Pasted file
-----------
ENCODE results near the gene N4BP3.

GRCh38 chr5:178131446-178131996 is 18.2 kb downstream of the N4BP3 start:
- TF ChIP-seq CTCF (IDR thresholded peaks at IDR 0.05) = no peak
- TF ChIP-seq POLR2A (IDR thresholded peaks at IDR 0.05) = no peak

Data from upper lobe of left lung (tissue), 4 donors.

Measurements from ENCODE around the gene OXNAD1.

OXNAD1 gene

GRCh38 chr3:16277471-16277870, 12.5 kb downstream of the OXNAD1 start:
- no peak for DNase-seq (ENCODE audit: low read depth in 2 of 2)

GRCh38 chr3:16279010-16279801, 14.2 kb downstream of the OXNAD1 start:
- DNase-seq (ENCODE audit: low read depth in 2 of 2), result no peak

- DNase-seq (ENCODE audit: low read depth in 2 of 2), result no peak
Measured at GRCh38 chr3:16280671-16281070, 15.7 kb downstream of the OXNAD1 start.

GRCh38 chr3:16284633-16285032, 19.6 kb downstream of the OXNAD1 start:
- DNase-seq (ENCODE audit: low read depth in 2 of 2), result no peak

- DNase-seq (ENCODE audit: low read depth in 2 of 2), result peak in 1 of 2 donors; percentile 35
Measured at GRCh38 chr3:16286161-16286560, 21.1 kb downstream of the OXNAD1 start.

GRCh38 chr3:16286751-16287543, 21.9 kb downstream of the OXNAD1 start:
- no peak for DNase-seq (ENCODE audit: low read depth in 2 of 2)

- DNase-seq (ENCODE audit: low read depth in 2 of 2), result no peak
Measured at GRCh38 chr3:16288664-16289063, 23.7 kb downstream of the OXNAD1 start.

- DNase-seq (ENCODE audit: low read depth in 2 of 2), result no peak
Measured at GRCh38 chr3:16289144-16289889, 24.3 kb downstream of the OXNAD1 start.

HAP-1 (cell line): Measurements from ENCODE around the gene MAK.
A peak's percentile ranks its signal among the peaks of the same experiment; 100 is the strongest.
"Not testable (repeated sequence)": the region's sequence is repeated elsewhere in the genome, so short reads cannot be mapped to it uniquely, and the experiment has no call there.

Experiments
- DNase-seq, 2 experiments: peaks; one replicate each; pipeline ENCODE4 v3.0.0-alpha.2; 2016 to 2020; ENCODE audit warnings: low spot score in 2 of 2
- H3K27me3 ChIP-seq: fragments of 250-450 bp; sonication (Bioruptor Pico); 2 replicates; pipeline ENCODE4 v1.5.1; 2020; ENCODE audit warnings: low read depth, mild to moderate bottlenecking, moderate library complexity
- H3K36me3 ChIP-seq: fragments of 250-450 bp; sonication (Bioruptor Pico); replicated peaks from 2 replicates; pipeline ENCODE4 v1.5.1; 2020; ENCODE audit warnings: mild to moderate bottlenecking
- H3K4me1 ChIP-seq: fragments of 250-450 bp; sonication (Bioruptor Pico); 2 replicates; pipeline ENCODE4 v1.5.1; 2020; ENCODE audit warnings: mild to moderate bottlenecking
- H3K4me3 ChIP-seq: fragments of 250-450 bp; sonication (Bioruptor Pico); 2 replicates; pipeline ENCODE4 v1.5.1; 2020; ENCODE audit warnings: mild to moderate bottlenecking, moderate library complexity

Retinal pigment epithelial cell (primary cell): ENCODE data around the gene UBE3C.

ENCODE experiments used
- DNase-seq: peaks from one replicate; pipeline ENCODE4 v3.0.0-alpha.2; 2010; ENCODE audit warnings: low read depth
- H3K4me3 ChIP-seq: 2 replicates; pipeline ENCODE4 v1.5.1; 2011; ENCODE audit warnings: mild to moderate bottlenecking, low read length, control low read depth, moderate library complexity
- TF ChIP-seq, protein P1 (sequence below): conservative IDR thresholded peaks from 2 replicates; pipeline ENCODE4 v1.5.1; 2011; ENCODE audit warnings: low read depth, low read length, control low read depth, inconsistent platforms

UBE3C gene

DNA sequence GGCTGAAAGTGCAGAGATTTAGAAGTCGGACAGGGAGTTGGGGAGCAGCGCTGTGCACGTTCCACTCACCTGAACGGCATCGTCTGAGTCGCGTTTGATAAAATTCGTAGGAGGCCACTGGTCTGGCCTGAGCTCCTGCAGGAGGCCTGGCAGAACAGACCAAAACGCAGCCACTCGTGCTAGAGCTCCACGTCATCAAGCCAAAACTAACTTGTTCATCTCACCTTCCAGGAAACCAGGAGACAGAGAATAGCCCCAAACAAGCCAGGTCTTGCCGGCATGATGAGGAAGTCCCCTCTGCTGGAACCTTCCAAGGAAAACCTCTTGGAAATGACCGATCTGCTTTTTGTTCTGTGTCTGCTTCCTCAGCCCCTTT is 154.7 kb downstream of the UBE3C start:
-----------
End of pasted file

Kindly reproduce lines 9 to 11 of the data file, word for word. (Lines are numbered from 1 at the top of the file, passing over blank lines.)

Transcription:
- no peak for DNase-seq (ENCODE audit: low read depth in 2 of 2)

GRCh38 chr3:16279010-16279801, 14.2 kb downstream of the OXNAD1 start:
- DNase-seq (ENCODE audit: low read depth in 2 of 2), result no peak